Colombia’s central bank says economy ‘can take impact’ after peso takes nosedive

Colombia’s central bank urged calm on Monday after drops in global oil prices and stocks dragged the peso to unprecedented lows against the US dollar.

In the first hours of trading the peso took a nosedive against the dollar, which went from COP3,589 to COP3,805 in reaction to dropping oil prices and a “Black Monday” on global stock markets.

The devaluation of Colombia’s national currency is unprecedented and a major concern for the government of President Ivan Duque, but “the foundation of the Colombian economy remains solid and allows it to absorb aforementioned external shocks described above without severe trauma to real activity and financial stability,” the personal bank said in a statement.

The central bank held an emergency meeting with Finance Minister Alberto Carrasquilla whose 2020 budget will fall into a million pieces unless the peso and crude oil prices recover quickly.

Carrasquilla told press that “the global changes were predictable” and that there is no reason for concern yet after meeting with the central bank.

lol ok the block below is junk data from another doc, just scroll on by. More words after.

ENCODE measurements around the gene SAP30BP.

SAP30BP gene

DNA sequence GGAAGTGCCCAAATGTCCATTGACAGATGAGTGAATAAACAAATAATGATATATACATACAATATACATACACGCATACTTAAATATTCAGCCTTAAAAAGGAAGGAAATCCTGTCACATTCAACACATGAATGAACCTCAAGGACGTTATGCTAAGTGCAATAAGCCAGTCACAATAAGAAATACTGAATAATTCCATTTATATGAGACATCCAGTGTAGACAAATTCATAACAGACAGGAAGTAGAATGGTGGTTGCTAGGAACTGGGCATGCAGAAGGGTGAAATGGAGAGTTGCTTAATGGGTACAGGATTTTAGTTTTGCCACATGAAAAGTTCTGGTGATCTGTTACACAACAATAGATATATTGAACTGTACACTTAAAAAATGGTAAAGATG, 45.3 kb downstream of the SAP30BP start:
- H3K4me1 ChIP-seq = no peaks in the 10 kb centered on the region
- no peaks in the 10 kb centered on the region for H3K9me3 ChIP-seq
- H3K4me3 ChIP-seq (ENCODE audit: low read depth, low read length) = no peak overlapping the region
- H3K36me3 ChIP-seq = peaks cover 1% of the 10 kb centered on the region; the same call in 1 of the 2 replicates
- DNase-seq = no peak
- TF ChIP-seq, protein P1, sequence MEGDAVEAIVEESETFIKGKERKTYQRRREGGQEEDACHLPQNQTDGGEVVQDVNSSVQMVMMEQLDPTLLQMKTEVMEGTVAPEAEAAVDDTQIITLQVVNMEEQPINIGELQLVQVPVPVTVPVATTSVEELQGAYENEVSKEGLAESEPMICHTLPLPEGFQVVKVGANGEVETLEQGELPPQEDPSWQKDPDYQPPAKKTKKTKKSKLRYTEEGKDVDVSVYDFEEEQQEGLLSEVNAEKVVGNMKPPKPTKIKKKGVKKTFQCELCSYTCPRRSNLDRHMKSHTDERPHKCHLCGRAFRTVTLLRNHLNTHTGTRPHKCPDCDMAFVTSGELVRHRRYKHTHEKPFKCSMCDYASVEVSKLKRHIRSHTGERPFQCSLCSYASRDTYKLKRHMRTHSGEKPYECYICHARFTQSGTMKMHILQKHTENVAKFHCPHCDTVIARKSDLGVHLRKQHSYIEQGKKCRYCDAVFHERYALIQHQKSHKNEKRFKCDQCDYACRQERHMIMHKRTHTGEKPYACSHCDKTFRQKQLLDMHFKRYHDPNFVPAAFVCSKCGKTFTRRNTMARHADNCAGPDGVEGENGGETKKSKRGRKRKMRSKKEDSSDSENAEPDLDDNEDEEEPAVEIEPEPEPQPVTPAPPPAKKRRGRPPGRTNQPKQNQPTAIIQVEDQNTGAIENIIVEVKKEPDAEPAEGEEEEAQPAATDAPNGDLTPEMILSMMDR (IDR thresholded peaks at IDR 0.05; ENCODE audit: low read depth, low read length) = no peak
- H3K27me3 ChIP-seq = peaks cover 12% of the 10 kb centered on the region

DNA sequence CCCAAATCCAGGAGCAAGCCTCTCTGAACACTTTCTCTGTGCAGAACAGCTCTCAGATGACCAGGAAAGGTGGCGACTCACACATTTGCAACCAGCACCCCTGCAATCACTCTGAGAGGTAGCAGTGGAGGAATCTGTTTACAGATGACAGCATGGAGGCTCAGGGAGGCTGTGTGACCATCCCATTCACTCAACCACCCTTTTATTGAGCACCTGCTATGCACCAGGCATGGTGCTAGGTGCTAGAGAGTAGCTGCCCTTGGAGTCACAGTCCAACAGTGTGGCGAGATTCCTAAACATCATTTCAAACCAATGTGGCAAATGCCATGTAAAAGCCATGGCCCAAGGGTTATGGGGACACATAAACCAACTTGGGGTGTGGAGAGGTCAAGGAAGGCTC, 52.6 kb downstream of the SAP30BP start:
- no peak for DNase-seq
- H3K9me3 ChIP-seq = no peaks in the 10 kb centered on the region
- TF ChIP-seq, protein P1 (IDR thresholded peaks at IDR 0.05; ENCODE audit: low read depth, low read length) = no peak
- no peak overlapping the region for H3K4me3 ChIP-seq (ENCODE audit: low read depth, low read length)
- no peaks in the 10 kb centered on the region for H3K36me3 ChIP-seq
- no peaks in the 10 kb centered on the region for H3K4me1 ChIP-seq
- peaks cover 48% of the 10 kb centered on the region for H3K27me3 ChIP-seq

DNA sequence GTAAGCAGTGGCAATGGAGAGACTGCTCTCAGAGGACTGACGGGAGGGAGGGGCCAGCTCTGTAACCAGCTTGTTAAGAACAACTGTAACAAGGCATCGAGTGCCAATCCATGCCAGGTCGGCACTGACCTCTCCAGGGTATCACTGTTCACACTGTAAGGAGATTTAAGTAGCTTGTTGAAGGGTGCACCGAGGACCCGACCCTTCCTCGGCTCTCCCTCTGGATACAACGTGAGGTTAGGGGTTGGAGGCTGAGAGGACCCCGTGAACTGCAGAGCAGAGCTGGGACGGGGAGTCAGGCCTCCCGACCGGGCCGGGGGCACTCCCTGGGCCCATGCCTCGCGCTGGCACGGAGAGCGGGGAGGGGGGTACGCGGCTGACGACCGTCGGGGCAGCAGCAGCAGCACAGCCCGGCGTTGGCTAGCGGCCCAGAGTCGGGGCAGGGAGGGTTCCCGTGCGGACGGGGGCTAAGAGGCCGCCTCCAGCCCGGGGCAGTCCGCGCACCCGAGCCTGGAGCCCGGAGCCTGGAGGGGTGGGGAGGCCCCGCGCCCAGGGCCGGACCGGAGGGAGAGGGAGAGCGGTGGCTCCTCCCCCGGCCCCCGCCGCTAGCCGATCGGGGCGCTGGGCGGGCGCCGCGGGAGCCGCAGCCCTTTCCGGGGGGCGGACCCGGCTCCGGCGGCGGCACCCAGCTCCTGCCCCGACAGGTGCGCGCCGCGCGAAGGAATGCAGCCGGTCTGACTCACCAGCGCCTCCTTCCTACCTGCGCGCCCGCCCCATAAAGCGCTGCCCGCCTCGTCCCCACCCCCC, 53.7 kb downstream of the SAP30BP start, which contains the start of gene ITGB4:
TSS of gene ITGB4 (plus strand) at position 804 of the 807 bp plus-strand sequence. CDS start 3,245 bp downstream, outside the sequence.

Opposition Senator Wilson Arias (Democratic Pole) disagreed and called for the minister to answer to Congress for his “irresponsible management of the economy” when lawmakers return from their three-month Christmas recess next week.

Colombia’s stock market lost 10% in value on Monday.

Because of the unprecedented nature of events — with global stocks making their biggest drop since 2008 and oil prices since 2014 — the impact of this on Colombia’s economy is impossible to predict.

Nevertheless, unless both the peso and the global oil prices recover quickly, the budget deficit may end up immense; Carrasquilla was extraordinarily optimistic about economic growth and the price of the dollar when pushing the budget through congress.

Because Colombia’s GDP is relatively reliant on oil revenue and its external debt is paid in dollars, the drastic changes could have a dramatic effect on economic growth and unemployment.

The 2014 drop in global oil prices turned years of lowering unemployment rates around. Monday’s drop, which was caused by an oil war between Russia and Saudi Arabia, could dramatically slow down Colombia’s economy and accelerate growing unemployment.

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